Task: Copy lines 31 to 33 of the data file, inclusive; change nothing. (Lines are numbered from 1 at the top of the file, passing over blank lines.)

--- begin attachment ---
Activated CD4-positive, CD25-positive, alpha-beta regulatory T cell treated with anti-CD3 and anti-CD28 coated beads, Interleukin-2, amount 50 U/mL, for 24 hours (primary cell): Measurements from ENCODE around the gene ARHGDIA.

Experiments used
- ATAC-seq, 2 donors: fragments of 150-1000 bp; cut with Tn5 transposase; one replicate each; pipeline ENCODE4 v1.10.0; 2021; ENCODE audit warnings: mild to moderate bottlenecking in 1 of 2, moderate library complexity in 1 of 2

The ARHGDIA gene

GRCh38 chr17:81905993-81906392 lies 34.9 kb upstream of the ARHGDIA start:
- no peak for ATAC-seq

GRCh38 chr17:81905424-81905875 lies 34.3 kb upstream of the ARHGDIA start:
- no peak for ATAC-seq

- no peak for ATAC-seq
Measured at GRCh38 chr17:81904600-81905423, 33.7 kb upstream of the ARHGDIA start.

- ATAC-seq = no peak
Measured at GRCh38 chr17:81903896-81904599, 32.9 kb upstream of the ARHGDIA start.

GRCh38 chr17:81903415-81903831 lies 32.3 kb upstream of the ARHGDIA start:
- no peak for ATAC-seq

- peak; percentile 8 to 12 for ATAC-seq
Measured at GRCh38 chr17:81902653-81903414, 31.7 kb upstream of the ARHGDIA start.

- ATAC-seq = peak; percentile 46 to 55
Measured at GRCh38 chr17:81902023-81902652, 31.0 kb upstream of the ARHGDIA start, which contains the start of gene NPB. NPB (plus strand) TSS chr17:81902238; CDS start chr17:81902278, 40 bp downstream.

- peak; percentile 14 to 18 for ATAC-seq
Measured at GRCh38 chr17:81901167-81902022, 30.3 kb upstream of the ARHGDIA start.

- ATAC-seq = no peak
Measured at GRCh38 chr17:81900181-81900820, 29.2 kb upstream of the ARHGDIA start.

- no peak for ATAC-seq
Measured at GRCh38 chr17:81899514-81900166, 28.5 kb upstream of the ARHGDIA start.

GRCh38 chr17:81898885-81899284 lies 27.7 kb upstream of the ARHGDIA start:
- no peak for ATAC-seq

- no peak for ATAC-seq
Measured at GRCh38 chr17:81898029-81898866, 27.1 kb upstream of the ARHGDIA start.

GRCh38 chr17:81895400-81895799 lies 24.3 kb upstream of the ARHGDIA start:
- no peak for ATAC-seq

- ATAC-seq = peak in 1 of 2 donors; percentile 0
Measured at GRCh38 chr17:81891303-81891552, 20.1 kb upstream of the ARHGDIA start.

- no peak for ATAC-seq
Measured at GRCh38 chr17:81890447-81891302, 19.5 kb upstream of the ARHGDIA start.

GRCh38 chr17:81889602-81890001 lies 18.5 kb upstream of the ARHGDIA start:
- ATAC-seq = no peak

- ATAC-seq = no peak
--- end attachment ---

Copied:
- ATAC-seq = peak in 1 of 2 donors; percentile 0
Measured at GRCh38 chr17:81891303-81891552, 20.1 kb upstream of the ARHGDIA start.

- no peak for ATAC-seq